How GoExpedi is bringing digital innovation to MRO teams in the Texas oil country

Profile picture for user pwainewright By Phil Wainewright August 13, 2021 Audio mode
Summary:
GoExpedi believes ordering industrial parts and tools should be as easy as ordering books on Amazon. The startup is bringing digital transformation to maintenance teams in the energy industry.

Oil workers silhouetted by sunset © pan demin - shutterstock
(© pan demin - shutterstock)

Digital transformation may be a tired buzzword, and yet it reflects reality. Digital connection is reaching deep into sectors it has never before touched, to radically transform how they operate. You can't get more physically real-world than the maintenance store of a Texas oil refinery. Yet even here, digital-native startup GoExpedi is introducing 3-day tracked delivery, RFID tagging of inventory and an all-digital restocking process, helping to ensure critical parts are available when needed. It's a measure of the potential for change across many established industries, according to Yang Tang, the company's CTO:

That's really this next industrial revolution that we're witnessing, where the amount of impact you're able to have on industries that have not seen a digital transformation is incredible. The opportunities are really endless.

GoExpedi likes to describe itself as "the Uber-meets-Amazon of the energy industry," but the superficial parallels don't do justice to its full story. The Amazon element is an online catalog of over 200,000 parts and supplies from a range of different sources, with full transparency on pricing, supplier choice and availability. What Amazon did for books, GoExpedi aims to do for industrial parts and tools. Like Amazon, customer service is a big focus too, with parts delivered at prices that the company claims are "up to 25% less than other established players," and using GoExpedi's own last-mile transport — in the early days, that was founder and CEO Tim Neal driving his own pick-up truck to deliver supplies at a moment's notice to oil and gas rigs. The Uber element is the network of suppliers, parts and drivers, along with accurate tracking of those deliveries.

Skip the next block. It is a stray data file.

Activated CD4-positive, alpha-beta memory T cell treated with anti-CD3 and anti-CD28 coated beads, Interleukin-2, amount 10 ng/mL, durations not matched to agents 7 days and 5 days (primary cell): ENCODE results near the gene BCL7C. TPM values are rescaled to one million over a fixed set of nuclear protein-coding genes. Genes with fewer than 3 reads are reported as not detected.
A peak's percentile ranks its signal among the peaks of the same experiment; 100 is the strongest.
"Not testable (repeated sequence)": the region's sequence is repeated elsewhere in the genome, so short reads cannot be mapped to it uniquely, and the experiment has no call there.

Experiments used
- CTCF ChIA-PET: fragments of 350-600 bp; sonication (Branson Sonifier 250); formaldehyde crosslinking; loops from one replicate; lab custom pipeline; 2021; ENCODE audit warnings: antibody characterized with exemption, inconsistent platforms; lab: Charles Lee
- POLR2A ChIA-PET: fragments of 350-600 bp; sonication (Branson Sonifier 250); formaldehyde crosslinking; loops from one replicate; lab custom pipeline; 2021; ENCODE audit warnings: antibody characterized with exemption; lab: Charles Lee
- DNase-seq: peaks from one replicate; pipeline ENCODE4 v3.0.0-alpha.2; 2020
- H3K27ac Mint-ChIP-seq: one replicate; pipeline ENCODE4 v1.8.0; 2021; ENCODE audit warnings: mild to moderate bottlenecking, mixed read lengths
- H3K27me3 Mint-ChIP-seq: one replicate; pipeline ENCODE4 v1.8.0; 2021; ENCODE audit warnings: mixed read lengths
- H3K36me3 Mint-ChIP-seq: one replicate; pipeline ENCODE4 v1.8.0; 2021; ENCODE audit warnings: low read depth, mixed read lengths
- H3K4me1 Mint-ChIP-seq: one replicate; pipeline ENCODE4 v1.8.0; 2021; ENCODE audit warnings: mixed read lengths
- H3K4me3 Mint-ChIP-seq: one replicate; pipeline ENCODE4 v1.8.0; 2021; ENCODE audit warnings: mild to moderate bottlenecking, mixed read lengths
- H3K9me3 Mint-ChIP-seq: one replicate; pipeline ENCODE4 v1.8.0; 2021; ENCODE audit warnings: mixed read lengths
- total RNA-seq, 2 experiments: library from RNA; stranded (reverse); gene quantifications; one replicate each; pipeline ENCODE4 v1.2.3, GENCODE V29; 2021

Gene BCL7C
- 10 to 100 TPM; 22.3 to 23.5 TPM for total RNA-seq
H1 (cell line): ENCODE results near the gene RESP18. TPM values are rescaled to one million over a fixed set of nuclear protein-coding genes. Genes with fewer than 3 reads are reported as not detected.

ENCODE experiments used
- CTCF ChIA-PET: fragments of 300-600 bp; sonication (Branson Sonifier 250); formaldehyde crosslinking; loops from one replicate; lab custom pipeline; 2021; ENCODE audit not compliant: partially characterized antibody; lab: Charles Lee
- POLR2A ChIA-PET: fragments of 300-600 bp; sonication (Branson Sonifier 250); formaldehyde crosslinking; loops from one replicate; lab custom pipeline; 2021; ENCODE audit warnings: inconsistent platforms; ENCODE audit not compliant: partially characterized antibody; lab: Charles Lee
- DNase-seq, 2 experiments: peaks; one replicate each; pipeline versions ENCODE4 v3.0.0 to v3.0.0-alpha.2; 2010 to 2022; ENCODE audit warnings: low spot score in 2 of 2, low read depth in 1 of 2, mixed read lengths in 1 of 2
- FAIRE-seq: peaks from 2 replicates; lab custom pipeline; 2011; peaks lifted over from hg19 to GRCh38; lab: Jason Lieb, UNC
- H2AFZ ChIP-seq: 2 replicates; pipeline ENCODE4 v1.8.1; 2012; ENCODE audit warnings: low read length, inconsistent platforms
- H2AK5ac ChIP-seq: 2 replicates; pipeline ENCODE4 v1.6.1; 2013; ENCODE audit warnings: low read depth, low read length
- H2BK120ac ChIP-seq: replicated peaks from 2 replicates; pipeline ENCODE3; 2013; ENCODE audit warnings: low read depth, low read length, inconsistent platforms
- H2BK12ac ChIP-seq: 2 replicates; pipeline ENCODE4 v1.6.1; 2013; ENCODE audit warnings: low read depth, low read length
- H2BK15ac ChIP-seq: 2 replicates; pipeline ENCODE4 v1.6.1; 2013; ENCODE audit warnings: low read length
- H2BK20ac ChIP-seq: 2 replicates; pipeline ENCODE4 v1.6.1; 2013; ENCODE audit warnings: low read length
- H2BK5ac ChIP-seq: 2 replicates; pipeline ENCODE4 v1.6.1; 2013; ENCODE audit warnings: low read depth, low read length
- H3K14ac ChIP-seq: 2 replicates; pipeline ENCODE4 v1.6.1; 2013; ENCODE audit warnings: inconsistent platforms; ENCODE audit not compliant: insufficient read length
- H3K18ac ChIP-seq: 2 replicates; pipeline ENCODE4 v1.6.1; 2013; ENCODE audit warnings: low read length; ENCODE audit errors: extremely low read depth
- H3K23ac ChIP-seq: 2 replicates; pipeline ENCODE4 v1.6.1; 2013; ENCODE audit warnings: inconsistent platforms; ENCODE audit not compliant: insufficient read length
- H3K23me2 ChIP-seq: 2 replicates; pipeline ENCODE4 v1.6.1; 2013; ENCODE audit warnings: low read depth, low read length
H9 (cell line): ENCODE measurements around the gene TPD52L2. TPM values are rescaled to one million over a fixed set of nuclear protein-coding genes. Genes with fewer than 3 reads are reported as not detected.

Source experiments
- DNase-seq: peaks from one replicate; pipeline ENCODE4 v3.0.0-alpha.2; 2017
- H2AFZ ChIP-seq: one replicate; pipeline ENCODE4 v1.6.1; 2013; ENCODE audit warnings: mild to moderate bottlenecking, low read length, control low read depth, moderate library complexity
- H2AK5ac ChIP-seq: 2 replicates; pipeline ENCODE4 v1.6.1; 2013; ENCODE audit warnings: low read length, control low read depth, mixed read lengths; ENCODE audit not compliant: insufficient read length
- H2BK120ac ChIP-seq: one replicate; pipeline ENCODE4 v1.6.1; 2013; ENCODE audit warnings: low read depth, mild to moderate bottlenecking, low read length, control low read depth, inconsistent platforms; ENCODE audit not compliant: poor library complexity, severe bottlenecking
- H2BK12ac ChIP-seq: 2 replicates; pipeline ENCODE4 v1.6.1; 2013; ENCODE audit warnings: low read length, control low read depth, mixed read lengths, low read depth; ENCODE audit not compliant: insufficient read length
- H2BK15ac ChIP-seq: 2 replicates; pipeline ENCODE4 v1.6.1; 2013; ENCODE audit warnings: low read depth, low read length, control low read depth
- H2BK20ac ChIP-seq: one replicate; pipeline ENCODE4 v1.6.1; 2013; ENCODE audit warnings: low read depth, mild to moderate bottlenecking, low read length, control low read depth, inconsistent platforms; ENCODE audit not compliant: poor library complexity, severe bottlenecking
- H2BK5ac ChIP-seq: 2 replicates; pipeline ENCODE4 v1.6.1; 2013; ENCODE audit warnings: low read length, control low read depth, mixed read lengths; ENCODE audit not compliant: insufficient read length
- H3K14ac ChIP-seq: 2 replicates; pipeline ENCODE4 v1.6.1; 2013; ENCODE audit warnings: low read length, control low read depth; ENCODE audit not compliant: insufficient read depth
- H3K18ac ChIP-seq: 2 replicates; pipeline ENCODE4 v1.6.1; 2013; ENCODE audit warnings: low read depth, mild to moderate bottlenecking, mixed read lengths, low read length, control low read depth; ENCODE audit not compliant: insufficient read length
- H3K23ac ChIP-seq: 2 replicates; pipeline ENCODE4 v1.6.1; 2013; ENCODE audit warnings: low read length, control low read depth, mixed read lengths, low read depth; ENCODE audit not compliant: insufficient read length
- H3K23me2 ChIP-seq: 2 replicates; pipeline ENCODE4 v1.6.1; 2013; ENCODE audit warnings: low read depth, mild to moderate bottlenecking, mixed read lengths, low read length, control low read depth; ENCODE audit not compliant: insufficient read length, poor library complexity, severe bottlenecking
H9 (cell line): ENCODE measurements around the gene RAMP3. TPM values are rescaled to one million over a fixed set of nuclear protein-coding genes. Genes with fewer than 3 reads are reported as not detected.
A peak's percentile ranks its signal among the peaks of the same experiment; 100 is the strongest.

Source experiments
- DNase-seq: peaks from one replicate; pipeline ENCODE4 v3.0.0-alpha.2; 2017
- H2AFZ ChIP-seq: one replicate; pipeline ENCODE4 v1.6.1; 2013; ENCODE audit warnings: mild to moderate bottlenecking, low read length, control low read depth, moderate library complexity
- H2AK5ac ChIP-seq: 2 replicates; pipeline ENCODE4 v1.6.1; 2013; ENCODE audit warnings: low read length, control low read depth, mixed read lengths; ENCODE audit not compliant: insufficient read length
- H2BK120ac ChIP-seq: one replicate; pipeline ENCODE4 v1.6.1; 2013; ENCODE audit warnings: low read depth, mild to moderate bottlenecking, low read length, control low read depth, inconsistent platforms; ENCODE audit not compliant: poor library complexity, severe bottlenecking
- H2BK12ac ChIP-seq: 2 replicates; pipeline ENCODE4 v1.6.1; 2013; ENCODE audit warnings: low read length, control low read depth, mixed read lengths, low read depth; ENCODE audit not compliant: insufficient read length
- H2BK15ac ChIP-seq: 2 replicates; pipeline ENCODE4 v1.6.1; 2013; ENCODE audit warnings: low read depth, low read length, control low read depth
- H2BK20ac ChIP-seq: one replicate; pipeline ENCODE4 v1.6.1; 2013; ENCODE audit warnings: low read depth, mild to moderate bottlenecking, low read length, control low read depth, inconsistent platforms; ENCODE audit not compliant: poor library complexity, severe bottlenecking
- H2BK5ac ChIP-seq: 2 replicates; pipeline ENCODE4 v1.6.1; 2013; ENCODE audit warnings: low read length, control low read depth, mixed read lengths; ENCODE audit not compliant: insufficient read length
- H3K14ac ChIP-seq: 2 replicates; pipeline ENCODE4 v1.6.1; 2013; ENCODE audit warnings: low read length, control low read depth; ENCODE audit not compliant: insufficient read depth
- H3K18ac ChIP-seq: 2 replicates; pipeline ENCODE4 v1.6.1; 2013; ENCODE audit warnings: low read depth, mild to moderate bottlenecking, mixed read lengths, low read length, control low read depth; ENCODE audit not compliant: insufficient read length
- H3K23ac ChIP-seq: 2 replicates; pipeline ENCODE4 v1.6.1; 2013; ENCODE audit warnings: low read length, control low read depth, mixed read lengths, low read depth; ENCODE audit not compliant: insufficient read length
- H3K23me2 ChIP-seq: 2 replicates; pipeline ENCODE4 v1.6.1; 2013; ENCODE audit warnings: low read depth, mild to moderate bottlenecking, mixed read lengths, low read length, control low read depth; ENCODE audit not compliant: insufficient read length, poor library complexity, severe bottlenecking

This core proposition proved itself when COVID-19 struck last year and there was a sudden need across the energy industry to source PPE items. GoExpedi was able to integrate new suppliers into its online store practically overnight, thanks to the underlying WebMethods.io iPaaS infrastructure and API management tooling on which the solution is built. This meant that, coupled with an understanding of supply levels and lead times, the company was able to honor its three-day turnaround commitments on PPE and other items to oil exploration and refinery customers in Texas and across the United States. But GoeExpedi's ambitions go much further than simply providing rapid online ordering. Tang says:

We've seen the baseline, providing great service, three-day service, providing a digital storefront — which is not terribly new — but then it's these innovations on top that are such an important part of our success.

Building a digital 'platform business'

The core likeness to Amazon and Uber is a concept that Professor Michael Cusumano of MIT Sloan School of Management describes in The Business of Platforms. He and his co-authors argue that the most successful platform businesses are those that add innovation to their core transaction platforms. Tang says this is key to GoExpedi's vision, and adds a couple other priorities too — customer education to support their transformation, and fostering open standards. Launched in 2017, the company is backed by $75 million equity and debt capital.